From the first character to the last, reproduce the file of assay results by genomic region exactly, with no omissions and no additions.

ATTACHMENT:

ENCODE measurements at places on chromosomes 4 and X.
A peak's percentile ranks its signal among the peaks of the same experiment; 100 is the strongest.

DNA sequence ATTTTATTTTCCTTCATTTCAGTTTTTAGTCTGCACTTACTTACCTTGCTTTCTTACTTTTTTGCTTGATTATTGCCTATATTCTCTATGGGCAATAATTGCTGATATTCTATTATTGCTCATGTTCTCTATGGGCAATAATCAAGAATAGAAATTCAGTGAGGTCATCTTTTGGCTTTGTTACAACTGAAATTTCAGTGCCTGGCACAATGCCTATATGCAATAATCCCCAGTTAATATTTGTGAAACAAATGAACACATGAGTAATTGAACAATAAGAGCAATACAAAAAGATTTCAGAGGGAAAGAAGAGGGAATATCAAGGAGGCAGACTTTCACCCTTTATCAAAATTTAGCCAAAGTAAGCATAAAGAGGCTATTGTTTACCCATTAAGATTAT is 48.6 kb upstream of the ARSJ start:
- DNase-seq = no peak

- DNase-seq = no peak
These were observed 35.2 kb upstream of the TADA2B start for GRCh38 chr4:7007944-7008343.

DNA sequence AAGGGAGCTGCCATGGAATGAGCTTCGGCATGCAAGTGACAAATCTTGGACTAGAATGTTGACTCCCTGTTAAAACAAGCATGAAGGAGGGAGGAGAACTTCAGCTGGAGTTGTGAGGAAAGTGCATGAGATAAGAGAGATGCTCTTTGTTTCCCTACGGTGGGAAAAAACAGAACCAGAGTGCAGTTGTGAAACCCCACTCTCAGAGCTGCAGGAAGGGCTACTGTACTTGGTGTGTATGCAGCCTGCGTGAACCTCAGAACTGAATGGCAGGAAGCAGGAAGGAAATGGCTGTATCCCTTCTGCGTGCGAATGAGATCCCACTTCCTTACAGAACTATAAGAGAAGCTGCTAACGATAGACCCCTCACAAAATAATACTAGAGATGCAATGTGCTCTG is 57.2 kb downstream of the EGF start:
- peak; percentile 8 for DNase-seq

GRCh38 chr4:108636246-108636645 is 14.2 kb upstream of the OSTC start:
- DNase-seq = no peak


ENCODE measurements at places on chromosomes 4 and X.
A peak's percentile ranks its signal among the peaks of the same experiment; 100 is the strongest.

DNA sequence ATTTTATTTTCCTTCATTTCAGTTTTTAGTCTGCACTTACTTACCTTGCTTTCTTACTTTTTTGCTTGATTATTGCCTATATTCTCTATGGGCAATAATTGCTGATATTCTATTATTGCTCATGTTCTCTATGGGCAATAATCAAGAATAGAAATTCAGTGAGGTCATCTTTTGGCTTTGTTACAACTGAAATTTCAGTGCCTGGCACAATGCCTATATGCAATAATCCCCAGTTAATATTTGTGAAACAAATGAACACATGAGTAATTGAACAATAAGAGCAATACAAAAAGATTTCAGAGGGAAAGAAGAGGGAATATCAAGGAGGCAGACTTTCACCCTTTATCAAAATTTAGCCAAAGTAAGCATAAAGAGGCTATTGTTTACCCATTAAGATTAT is 48.6 kb upstream of the ARSJ start:
- DNase-seq = no peak

- DNase-seq = no peak
These were observed 35.2 kb upstream of the TADA2B start for GRCh38 chr4:7007944-7008343.

DNA sequence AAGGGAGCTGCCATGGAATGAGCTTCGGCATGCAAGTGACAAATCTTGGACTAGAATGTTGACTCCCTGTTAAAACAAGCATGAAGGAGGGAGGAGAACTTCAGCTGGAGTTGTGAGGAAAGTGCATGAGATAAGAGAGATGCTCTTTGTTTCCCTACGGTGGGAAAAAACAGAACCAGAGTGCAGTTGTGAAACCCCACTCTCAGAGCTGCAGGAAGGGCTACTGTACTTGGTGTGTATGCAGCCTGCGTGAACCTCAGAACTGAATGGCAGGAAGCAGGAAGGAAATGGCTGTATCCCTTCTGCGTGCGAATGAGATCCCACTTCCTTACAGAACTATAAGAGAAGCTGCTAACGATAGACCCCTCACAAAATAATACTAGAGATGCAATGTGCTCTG is 57.2 kb downstream of the EGF start:
- peak; percentile 8 for DNase-seq

GRCh38 chr4:108636246-108636645 is 14.2 kb upstream of the OSTC start:
- DNase-seq = no peak